I recently visited some dear friends who just relocated from Wisconsin to Seattle. They left the Bay Area a year ago with a sound, grownup, well-reasoned plan – they would move to the Midwest to be closer to family and actually afford a house [#bayareaproblems] with a yard for their two young kids.
They transferred jobs and packed up belongings and said their goodbyes and carried out this well-reasoned, grown up, thought-out plan. I visited them in Wisconsin last year and there they were, the same furniture and books and kiddo toys I had gotten used to seeing in their Menlo Park rental sitting in a new apartment in Wisconsin. The had found a church and a preschool, a local grocery store and favorite frozen yogurt shop, and they were slowly building a life in the Midwest.
There was just one, unforeseen problem though: this new life they were building, that they had planned for so carefully – they hated it. They couldn’t find a house they actually wanted to buy, the Wisconsin winter was more brutal than they expected, and being close to family was still over an hour drive – not close enough to drop the kids off for a few hours so they could sneak in a date night or run to Target.
A few months ago, out of the blue, I got an update email blast they sent to friends and family – they were leaving Wisconsin and moving to Seattle. My friend had been staying home with her kids and decided she missed working, so she got a job – and her husband hated his job and decided he’d rather stay home with the kids, so they switched roles. They packed up their belongings again, they said their goodbyes again, and they moved to a place they had dreamed of retiring, but never imagined they’d live in this soon.
As I read their update email, I felt stunned, then refreshed, like someone had opened the door of a stuffy room and let in a cool ocean breeze. “Wow,” I thought, “it’s never too late to change your mind. It’s never too late to go off script.”
I thought their story was written, done – “Young couple leaves Bay Area and buys a home in the Midwest, settles down and is closer to family.” Period. End of sentence.
Turns out the period was actually those three dots that indicate there’s more to the story, that there’s more to come. Young family moves to the Midwest…then moves to Seattle….then??
I was deeply impressed with the courage it took them to be honest and say “this isn’t working.” As someone who struggles with caring way too much about what other people think, I was deeply aware of the courage it took to say “We made a decision, we told all y’all about it…but it’s not working for us, and we’re making a new one.” The courage it took to go off script, to stay true to what they knew was best for themselves, their marriage and their family.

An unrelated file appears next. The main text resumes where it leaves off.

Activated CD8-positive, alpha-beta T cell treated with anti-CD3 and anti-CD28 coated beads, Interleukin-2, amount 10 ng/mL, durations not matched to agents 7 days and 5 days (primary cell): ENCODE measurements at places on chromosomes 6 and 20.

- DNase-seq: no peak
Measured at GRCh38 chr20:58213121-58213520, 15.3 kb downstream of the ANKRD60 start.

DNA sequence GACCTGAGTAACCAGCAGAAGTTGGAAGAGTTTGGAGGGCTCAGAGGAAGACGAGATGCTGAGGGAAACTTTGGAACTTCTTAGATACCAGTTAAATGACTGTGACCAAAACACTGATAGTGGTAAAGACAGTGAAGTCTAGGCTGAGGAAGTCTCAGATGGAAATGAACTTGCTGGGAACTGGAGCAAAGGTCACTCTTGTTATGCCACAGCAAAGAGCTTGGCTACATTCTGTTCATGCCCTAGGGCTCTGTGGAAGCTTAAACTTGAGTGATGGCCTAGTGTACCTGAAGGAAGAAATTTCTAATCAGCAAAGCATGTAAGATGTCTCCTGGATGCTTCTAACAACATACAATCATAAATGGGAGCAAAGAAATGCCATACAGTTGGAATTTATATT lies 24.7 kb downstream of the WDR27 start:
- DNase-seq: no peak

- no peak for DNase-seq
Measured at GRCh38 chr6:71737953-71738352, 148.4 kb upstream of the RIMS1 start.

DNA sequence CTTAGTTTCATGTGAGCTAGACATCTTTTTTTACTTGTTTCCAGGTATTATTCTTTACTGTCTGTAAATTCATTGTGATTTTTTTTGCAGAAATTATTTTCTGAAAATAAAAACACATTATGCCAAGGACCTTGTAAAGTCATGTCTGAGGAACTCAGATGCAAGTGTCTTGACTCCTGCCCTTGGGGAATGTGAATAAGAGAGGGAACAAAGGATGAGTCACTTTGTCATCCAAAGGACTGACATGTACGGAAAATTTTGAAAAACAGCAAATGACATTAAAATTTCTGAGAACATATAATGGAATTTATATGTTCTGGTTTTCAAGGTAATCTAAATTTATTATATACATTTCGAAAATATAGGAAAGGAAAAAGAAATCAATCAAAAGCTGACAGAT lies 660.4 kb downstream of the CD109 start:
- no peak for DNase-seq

How many of us set down a path and get to a point of inertia, of saying “Well, I’m not really happy, but I already made this move/took this job/got into this relationship/bought this house so I guess I just need to keep going.” How incredibly courageous to be honest – with yourself and with those you love – and say “This story isn’t working for me – it’s time to go off script.”
It takes courage to acknowledge that other people may be disappointed or judge you or call you irresponsible or flaky or insert-judgemental-verb-here, yet hold fast to the precious truth that is this is your life – and the only way to fail at it is to stop being true to yourself.
A few weeks ago I was in a boutique and stumbled across a necklace with a small gold arrow dangling from it. It instantly made me think of a song I love by Kacey Musgraves called “Follow Your Arrow” and I bought it on the spot. I’ve been wearing it as a daily reminder that the world has lots of things to say about the direction I should go – geographically, career-wise, life-wise – but that there is a still, small voice inside me that is the most important one to pay attention to, the only voice that really matters.
I’m trying to remember every day to follow that voice, and stay true to what matters deeply to me, even – especially – if it means changing things up in the middle of the story. Because I’m finding that those unexpected plot twists are actually where some of the the most beautiful stuff in life is found.
Just follow your arrow
Wherever it points, yeah
Follow your arrow
Wherever it points
Say what you think
Love who you love
‘Cause you just get
So many trips ’round the sun
Yeah, you only
Only live once